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Clin Infect Dis. 2012 April 1; 54(7): 979–983.
Published online 2011 December 14. doi:  10.1093/cid/cir882
PMCID: PMC3404695

Provisional Guidance on the Use of Hepatitis C Virus Protease Inhibitors for Treatment of Hepatitis C in HIV-Infected Persons

Abstract

In May 2011, hepatitis C virus (HCV) protease inhibitors (PIs) were approved by the US Food and Drug Administration to treat persons with genotype 1 chronic hepatitis C virus (HCV) infection, but not those dually infected with human immunodeficiency virus (HIV). Although critical safety and efficacy data are lacking, the availability of the drugs and substantial medical need justify the off-label use of HCV PIs in select HIV/HCV-coinfected persons. Pending results of ongoing investigations, this article represents provisional guidance on the use of HCV PIs in HIV-infected persons.

On 13 May 2011 and 23 May 2011, boceprevir (BOC) and telaprevir (TVR), respectively, were approved by the US Food and Drug Administration to be used with peginterferon and ribavirin for treatment of genotype 1 chronic hepatitis C virus (HCV) infection. Use of these NS3/4A serine protease inhibitors (PIs) with peginterferon and ribavirin improves sustained virologic response by 25%–31% in human immunodeficiency virus (HIV)–uninfected persons [1, 2]. These efficacy data and drug availability raise the question of whether HCV PIs should be used in HIV/HCV-coinfected persons pending final results of ongoing phase 2 and subsequent phase 3 clinical trials of both BOC and TVR. Lacking the relevant data on HIV/HCV-coinfected persons, clinical and policy decisions must be made largely on data from HIV-uninfected persons. The following opinions were provided to the Maryland AIDS Assistance Program and may be useful to others.

HIV/HCV PHASE 2 DATA

Telaprevir

In the only data available in the public domain, HIV/HCV-coinfected individuals taking no antiretroviral therapy (ART) with well-controlled HIV infection (n = 13) or taking tenofovir/emtricitabine with either efavirenz (n = 24) or ritonavir-boosted atazanavir (n = 22) were randomized to peginterferon and ribavirin for 48 weeks or TVR plus peginterferon and ribavirin for the first 12 weeks, followed by the continuation of peginterferon and ribavirin for 36 additional weeks [3]. Notably, shortened durations of treatment with response-guided therapy to TVR are not currently being evaluated in HIV/HCV-coinfected patients. Baseline HCV RNA was >800 000 IU/mL for 83%; 69% of patients were white, and only 2 had cirrhosis. Telaprevir was given 750 mg every 7–9 hours with food with ≥20 g of fat (or 1125 mg every 7–9 hours if also taking efavirenz). The proportion of persons with undetectable HCV RNA at week 4 (26 of 38 [68%]) was substantially greater in the TVR arms than with placebo (0 of 22 [0%]). Likewise, at the planned week 12 evaluation, virologic responses were superior in the TVR arm (Figure 1). There were no unexpected adverse events reported through week 12. There were no instances of HIV breakthrough, but 2 patients experienced HCV breakthrough that is typically associated with resistance. In the TVR group, there were more skin and gastrointestinal complaints and 2 patients discontinued due to adverse events (jaundice and anemia). Complete safety and efficacy data to register TVR with peginterferon and ribavirin for use in HIV/HCV-coinfected individuals are not anticipated before 2013.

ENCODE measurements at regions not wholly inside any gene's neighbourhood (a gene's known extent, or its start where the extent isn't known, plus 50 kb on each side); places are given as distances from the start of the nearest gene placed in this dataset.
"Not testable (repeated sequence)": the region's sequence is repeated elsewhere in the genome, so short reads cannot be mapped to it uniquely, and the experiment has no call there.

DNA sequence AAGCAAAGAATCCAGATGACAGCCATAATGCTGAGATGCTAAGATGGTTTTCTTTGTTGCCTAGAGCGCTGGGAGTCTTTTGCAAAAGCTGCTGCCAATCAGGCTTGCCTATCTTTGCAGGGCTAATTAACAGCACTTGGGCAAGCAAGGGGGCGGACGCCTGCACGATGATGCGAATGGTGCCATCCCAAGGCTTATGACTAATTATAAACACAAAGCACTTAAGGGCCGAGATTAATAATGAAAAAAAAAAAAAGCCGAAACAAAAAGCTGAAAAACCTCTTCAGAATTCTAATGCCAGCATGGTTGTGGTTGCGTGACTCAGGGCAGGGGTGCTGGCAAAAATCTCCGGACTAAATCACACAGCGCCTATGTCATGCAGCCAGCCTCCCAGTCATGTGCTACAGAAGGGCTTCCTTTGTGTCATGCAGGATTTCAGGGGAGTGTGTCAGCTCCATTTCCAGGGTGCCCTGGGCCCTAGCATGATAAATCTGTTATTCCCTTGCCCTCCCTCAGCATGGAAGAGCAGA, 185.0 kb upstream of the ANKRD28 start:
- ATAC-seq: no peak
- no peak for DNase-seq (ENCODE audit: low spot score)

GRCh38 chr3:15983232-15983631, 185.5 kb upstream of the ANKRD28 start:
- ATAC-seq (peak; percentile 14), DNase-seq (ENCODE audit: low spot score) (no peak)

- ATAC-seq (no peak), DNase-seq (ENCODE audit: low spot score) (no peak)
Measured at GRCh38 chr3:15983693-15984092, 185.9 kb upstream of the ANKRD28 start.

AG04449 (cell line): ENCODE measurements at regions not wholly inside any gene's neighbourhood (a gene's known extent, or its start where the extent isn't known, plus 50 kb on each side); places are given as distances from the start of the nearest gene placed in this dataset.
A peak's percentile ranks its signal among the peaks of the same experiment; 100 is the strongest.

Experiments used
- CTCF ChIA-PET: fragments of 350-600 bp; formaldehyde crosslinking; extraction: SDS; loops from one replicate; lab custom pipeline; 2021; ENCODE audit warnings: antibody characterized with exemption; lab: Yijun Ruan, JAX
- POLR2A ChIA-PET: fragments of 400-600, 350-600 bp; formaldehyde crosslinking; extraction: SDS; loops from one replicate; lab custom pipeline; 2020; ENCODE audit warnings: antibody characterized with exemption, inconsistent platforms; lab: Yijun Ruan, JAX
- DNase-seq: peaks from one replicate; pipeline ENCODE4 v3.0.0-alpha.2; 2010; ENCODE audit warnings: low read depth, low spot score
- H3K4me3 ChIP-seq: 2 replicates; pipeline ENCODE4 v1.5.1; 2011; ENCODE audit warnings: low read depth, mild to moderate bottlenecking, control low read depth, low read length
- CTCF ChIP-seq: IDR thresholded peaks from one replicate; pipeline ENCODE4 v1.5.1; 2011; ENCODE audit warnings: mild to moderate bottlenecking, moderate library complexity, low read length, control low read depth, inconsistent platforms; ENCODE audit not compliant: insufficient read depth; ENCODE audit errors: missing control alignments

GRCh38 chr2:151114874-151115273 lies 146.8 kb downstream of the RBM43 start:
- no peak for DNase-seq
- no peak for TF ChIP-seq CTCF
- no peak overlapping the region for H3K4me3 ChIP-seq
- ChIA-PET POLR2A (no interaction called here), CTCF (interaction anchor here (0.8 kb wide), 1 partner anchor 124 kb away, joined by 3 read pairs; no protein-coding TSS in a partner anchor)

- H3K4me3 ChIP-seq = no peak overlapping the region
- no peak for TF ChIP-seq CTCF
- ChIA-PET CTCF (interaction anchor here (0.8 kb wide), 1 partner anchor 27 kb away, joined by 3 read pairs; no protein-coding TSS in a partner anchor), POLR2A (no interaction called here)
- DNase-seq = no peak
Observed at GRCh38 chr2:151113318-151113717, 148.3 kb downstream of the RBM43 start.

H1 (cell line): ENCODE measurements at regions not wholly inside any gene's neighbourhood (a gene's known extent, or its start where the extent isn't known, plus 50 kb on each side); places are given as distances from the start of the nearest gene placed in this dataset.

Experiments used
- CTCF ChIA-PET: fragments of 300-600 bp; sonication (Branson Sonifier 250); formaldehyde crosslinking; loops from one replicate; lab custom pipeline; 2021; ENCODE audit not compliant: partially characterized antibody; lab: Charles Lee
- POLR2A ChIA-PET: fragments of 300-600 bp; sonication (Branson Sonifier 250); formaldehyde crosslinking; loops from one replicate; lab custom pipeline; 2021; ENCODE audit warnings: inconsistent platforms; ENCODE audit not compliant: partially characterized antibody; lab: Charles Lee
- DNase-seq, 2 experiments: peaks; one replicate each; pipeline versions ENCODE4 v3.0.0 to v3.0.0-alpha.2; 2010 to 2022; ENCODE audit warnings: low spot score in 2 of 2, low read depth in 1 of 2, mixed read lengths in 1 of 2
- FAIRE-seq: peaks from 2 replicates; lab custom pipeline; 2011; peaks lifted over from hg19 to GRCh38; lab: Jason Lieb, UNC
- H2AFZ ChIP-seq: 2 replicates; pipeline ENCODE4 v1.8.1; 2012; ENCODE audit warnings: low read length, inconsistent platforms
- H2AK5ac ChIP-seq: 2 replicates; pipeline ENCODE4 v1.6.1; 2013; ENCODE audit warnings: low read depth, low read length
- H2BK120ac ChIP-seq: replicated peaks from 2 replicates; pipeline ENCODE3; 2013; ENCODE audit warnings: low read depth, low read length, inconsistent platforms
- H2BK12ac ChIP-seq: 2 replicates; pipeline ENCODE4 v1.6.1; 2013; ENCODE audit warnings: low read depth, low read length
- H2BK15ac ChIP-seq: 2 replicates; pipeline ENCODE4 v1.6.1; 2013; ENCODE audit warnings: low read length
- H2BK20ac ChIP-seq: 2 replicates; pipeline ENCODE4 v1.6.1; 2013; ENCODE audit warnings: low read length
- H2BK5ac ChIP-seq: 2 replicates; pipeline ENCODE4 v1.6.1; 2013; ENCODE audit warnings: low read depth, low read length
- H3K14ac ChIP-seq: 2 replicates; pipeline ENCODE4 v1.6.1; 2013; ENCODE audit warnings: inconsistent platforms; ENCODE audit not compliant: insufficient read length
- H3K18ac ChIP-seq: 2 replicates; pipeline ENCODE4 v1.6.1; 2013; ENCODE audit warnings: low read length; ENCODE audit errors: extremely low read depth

Figure 1.
Higher percent hepatitis C virus (HCV) undetectable in human immunodeficiency virus (HIV)/HCV coinfected persons taking telaprevir (TVR), peginterferon (Peg), and ribavirin (RBV) compared to Peg/RBV and placebo [3, 12].

Boceprevir

A phase 2 trial of BOC in combination with peginterferon and ribavirin in HIV/HCV-coinfected persons is ongoing. In this study, 99 HIV/HCV-coinfected patients with stable HIV disease are being treated with an initial 4 weeks of peginterferon plus weight-based ribavirin (lead-in), then randomized 2:1 to the addition of BOC 800 mg every 7–9 hours or placebo to peginterferon alfa and ribavirin for an additional 44 weeks (total therapy, 48 weeks). Subjects were excluded if they were on zidovudine, didanosine, stavudine, efavirenz, etravirine, or nevirapine. Raltegravir and ritonavir-boosted PIs were permitted. An interim analysis was presented for 98 patients (34 placebo and 64 boceprevir) [4]. Baseline HCV RNA was >800 000 IU/mL for 88%; 82% were white; and 5% had cirrhosis. The proportion of persons for whom HCV RNA was undetectable at treatment week 8 (4 weeks of boceprevir vs placebo) was higher in those taking BOC (24 of 64 [37.5%]) than in those taking placebo (5 of 34 [14.7%]) (Figure 2). Likewise, at treatment week 24, HCV was undetectable in 43 of 61 patients (70.5%) in the BOC arm compared with 11 of 32 (34.4%) in the placebo arm. Treatment was discontinued due to an adverse event in 3 (9%) and 9 (14%) of the patients in the placebo and BOC arms, respectively. Complete safety and efficacy data to register BOC with peginterferon and ribavirin for use in HIV/HCV-coinfected individuals are not anticipated before 2013.

Figure 2.
Higher percent hepatitis C virus (HCV) undetectable in human immunodeficiency virus (HIV)/HCV coinfected persons taking boceprevir (BOC), peginterferon (Peg), and ribavirin (RBV) compared to Peg/RBV and placebo [4].

PROVISIONAL RECOMMENDATIONS

Pending more conclusive data and regulatory approval, decisions to use or withhold HCV PIs in HIV/HCV-coinfected persons must take into account multiple related factors. On the one hand, liver fibrosis progression is more rapid and peginterferon and ribavirin treatment is less effective in HIV/HCV-coinfected persons than in those without HIV, and liver transplantation is neither widely available nor highly successful in HIV/HCV-coinfected persons [5]. On the other hand, the safety and efficacy of HCV PIs are largely unproven in HIV/HCV-coinfected persons, data regarding drug-drug interactions are limited, additional anti-HCV medications are being developed, and the price of HCV PIs may add to the cost of the peginterferon and ribavirin treatment regimen. At current cost levels used by the Maryland AIDS Administration and dosing used in phase 2 studies, a full course of BOC would add $51 116, while a full course of TVR would add $51 957 or $77 936 (for the additional pill required for coadministration with efavirenz [EFV]). The collective cost of HCV medications could detract from funds available for other medications, and the cost-effectiveness of treatments for HCV has not been rigorously compared with treatments already being supported for HIV.